Korean Royalty. Born the second son of King Yongjo of the Choson Dynasty and his concubine Lady Sönhui some seven years after his elder brother, Crown Prince Hyojong's died in 1728. At three months, the new prince was moved into the Chosung-jon Mansion, the traditional palace of the Crown Prince. An apparent prodigy, the prince was reported as walking at four months, and by two, he could write about sixty Chinese characters. Apparently, the king wished to been seen as the most Confucian of rulers, and his son's personality did not lend itself to such a discipline. An estrangement between father and son grew. On April 27, 1744 Sado married eight year old Lady Hyegyong. Over the winter of 1745, Sado fell seriously ill with an unnamed malady. Sado celebrated his coming-of-age on March 10, 1749. Five days later, he began married life with his princess, and a son was born the following year. A second son, Prince Chöngjo, was born in 1752, the same year Sado fell ill during a measles epidemic. The illness apparently exacerbated various abnormal behaviors the prince had suffered since his lengthy illness of seven years before. He began suffering from delusions and nightmares; in the summer of 1756 the prince began acting violently toward his servants. He became ill with smallpox that winter, and though he recovered, the Queen and Queen Dowager died the spring of 1757. These events apparently worsened the prince's derangement. He beat his eunuch's, raped court ladies he could not seduce, and finally began killing household servants as the mood took him. In January 1761, Sado mortally injured his own concubine. He stalked his own sister, Hwawan. He began wearing disguises and wandering about Seoul incognito. He then began killing people at random; fortune tellers; royal physicians, translators, and court workmen all died at his hands. The court lived in terror of the prince. In June 1762, King Yongjo received a letter from one of his ministers, informing him of the gross misconduct of the Crown Prince. King Yongjo finally decided that Prince Sado was too dangerous to be allowed to live. The King ordered court eunuchs to fetch a large rice chest, and the prince was ordered into it. The lid was then nailed shut and Sado was left to die. After eight days, the prince was dead. Sado's eunuchs, court guards, workmen and shamans were put to death as well. His wife was demoted to commoner status and returned to her family home. His unfortunate sister, Princess Hwawan was demoted, sent into exile and poisoned. In 1776, Prince Sado's second son ascended the Phoenix Throne as King Chöngjo, as soon as he took the throne, he purged all those he held responsible for his father's death. He honored his father as if he had in fact been a reigning monarch. Sado's grave site is now a UNESCO World Heritage Site.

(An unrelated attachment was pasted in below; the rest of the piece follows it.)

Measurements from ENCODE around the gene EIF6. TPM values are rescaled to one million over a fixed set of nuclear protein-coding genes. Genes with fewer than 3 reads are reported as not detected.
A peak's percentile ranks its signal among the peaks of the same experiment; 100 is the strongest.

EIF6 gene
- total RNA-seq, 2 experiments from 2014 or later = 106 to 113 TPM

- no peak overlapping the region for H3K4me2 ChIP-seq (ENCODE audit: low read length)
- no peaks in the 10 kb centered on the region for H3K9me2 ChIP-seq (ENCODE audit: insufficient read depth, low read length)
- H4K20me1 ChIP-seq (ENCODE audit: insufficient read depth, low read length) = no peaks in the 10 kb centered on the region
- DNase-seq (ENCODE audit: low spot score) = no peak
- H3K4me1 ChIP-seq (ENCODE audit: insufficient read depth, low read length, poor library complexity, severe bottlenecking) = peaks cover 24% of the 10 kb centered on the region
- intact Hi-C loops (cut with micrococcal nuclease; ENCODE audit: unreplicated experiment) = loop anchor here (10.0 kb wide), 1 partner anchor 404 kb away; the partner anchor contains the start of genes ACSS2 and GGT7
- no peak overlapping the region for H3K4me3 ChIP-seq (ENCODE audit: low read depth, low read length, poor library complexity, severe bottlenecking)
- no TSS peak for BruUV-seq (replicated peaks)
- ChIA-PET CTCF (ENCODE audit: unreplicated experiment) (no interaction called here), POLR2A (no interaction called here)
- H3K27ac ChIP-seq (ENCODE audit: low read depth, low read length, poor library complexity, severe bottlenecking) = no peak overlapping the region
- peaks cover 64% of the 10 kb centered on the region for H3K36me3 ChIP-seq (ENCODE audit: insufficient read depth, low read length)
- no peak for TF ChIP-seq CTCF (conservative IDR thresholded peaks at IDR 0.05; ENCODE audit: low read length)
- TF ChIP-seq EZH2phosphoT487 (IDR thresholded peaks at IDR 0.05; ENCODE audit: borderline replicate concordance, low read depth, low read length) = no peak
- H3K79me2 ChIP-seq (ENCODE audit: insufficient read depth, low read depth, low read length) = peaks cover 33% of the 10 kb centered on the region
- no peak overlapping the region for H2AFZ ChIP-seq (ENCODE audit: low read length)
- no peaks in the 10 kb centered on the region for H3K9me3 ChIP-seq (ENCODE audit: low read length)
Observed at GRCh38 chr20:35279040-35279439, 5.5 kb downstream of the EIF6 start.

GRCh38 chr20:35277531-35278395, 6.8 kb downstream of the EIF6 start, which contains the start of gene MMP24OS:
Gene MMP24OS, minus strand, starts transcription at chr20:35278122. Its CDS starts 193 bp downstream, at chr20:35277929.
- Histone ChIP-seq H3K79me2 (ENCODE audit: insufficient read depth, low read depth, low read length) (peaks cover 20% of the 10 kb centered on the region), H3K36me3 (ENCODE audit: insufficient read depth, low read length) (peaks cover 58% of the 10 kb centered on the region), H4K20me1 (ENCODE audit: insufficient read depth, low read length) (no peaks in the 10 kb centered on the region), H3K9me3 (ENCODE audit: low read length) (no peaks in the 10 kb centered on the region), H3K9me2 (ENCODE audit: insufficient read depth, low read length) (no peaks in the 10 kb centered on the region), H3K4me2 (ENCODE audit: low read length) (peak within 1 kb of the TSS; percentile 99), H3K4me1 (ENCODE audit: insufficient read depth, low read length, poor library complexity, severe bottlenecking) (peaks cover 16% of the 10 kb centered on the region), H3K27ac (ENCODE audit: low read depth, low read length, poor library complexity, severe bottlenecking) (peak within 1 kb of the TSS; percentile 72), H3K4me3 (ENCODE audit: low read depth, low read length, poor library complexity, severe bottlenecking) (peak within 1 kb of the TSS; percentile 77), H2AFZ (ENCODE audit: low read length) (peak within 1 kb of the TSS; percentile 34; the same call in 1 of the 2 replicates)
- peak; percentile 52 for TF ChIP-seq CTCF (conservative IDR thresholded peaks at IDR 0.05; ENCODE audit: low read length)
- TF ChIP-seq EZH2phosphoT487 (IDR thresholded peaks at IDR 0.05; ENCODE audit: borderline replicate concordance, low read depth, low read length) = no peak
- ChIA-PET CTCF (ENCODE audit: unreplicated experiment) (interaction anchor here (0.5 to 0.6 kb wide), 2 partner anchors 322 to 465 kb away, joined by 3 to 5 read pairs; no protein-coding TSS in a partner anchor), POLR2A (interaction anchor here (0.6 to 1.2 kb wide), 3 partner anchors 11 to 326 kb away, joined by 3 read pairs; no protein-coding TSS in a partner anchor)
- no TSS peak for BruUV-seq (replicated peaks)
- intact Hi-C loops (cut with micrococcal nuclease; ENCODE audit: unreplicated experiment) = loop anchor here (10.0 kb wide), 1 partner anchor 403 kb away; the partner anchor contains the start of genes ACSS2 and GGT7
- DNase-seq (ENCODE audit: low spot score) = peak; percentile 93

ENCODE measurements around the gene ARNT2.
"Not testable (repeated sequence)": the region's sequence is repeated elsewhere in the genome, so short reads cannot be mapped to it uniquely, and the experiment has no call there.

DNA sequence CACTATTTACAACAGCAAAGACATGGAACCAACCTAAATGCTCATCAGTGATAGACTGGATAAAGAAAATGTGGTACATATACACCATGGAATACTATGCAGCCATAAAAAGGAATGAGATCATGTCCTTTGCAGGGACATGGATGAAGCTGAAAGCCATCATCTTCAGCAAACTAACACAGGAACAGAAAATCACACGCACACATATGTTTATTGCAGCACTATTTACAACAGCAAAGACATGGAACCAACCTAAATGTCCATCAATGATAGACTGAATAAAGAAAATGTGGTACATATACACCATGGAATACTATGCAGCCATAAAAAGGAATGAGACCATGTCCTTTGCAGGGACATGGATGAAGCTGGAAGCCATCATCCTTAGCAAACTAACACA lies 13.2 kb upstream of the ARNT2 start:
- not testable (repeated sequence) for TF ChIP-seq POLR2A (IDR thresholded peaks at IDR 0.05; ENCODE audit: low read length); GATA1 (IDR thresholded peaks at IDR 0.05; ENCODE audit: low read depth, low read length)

Bio by: Iola